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Henry Fonda, one of the most celebrated actors in American history, had every reason to be confident before an audience—yet he threw up before every performance.
Despite his awards and celebrity he suffered from stage fright throughout his entire career.
According to The War of Art author, Steven Pressfield, the lesson here is twofold: First, fear doesn’t disappear with success, awards or age. Secondly, “the warrior and the artist live by the same code of necessity, which dictates that the battle must be fought anew every day.”
For years I’ve wrestled with imposter syndrome. I’ve spent countless nights researching, writing and editing blog posts. The majority of which have never seen the light of day. To hit “publish” would mean facing my fear of criticism and embarrassment regarding the validity of my ideas.
In 2020 I made a promise to myself: Hit “publish” once a day and apparently I wasn’t alone in wondering where this might lead.
A recent survey of 2,500 people, including 500 small business owners, by Invoice2go, regarding the top ten hobbies respondents thought they could spin into future careers, “writing” (42%) was at the top of the list.
I chose LinkedIn as my medium. It seemed like the softest landing space, filled with people in my industry open to sharing insights. I committed to my daily grind with the goal of experimentation, making connections and gaining a little more self-confidence. I found much more than that.
This is an account of what I learned and gained publishing to Linkedin once a day for a year.
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1. Growing my tribe
When you share your ideas publicly, you attract others who think similarly.
I struck up friendships with founders, CEOs and CMOs whom I admire— people I never would have had the chance to connect with otherwise. I reconnected with old friends and collaborators. I reconnected with a former mentor, Om Malik, whose conversations were a highlight in an otherwise awful quarantine. I found that in publishing my thoughts, I was starting a conversation.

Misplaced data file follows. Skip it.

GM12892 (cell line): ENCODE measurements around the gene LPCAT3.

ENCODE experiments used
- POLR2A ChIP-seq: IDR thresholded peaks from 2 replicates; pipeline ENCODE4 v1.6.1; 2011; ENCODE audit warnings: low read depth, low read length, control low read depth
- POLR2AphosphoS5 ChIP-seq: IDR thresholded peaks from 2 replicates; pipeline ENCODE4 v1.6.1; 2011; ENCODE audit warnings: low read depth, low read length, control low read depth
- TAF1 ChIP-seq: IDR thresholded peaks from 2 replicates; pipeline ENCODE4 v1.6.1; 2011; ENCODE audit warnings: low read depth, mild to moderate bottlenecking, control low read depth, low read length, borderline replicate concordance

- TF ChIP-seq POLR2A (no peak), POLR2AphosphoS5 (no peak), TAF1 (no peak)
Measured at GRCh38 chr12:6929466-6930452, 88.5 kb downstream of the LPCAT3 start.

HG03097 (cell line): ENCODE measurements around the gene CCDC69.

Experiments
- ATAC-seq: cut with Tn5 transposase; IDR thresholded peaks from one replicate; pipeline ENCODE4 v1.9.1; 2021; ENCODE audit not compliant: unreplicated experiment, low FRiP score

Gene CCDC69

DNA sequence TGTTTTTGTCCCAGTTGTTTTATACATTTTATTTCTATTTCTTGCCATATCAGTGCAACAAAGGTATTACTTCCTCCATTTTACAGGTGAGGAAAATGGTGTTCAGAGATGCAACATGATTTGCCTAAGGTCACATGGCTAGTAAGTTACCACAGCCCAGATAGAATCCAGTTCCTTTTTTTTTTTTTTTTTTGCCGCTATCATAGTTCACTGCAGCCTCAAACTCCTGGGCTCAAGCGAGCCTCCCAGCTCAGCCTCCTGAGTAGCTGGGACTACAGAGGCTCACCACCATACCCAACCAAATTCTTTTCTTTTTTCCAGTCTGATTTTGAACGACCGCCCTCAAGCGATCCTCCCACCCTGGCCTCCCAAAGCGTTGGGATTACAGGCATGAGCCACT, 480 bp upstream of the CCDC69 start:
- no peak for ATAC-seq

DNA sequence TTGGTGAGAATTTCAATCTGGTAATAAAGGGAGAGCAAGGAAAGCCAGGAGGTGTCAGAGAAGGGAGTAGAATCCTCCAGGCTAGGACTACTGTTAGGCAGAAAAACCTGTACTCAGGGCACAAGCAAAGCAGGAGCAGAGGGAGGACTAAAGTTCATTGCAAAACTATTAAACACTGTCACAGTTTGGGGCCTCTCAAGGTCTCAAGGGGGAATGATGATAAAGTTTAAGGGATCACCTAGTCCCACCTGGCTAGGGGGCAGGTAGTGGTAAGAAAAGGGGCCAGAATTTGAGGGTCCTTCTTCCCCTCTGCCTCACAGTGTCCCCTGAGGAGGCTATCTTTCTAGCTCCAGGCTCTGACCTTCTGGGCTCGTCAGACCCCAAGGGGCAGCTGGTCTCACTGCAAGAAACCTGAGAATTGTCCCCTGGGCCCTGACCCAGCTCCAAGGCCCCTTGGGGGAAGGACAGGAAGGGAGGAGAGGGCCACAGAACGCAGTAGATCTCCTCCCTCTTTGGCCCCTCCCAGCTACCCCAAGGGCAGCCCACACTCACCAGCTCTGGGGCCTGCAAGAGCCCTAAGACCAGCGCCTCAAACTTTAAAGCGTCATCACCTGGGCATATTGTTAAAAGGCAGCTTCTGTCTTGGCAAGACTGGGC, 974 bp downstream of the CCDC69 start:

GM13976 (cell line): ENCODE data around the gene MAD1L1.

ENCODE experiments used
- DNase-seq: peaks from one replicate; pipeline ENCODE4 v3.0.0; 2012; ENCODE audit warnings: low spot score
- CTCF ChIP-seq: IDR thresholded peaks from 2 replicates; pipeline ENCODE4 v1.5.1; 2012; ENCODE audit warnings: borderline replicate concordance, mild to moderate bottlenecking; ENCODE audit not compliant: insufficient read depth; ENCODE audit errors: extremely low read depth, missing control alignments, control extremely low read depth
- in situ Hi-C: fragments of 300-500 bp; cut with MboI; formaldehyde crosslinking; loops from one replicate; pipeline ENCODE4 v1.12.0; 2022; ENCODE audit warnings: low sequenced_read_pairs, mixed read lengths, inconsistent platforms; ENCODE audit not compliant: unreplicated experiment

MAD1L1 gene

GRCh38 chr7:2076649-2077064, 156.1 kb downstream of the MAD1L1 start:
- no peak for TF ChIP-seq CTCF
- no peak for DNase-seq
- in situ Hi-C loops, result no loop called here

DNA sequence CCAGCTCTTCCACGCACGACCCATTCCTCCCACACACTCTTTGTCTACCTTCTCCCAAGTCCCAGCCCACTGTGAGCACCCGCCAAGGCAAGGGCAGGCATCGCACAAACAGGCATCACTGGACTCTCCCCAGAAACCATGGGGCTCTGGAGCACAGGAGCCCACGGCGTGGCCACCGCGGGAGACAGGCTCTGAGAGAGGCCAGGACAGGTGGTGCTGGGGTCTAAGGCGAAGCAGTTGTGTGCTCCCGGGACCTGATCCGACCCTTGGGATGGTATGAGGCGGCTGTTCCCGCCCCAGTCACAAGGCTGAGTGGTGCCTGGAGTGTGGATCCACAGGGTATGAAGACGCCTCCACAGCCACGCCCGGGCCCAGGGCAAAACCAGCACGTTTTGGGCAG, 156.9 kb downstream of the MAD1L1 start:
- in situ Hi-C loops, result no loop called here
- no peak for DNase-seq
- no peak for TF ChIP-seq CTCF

2. Inbound business
When you share your ideas publicly, you’ve set up a method of attracting and self-selecting potential clients.
Peers often report that my posts are always at the top of their feed. Because I post so frequently, I’m always at the top of their minds. That’s the benefit of recency bias. On several occasions when brands were looking for agencies, these same people referred us. We got several pitches we never would have been invited to otherwise.
Faced with the challenge of writing something different each day, I had to be on top of the trends in my industry. I found myself discovering insights I otherwise wouldn’t have come across.
Sometimes this meant scouring blogs, scrolling through Twitter, digging through the app stores and sifting through the latest data. I was always in search of the next great insight to share with my growing audience.
As a byproduct of my daily hunt, I was more up-to-date with what was going on in my industry than I had ever been before. I was able to spot trends and anomalies quickly.
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The best time to connect with anyone is before they’ve blown up. When they’re getting started and just under the radar, that’s when you can really get to know someone.
In my daily search for new insights, I connected with a wide array of founders and emerging platforms. Triller’s Chief Growth Officer, Bonin Bough, read some of my posts. Together, our teams developed a pro bono campaign, starring Curtis Roach, to promote safe greetings in the wake of COVID-19. With New York City Students returning to the classroom, Triller and Mekanism developed the ‘Safety Shake.’
On many occasions my project connected me to people building companies that needed investors and advisors. I’d never seen myself as an angel investor, but it happened and I’m loving it. In making my interests public, invested in a half a dozen companies that I really believe in.
5. Leveling up
A healthy sense of doubt keeps us from doing a lot of stupid things. In reality, no one is as focused on your shortcomings as much as you are. I’m not claiming to be the next GaryVee, but I’m not throwing up backstage anymore either.
I began with very little engagement and around four “likes” per post. Over the course of the year, my following has grown to over 6,000 followers. On any other platform, this wouldn’t be much, but on LinkedIn you can build a strong, tight-knit community that pays dividends in opportunity.
Audience or not, publishing my work taught me how to overcome apprehension. I found at the end of the year that my fear hadn’t been protecting me, but holding me back. I still publish on LinkedIn everyday.
There is still more to learn and that is in and of itself is the greatest reward.
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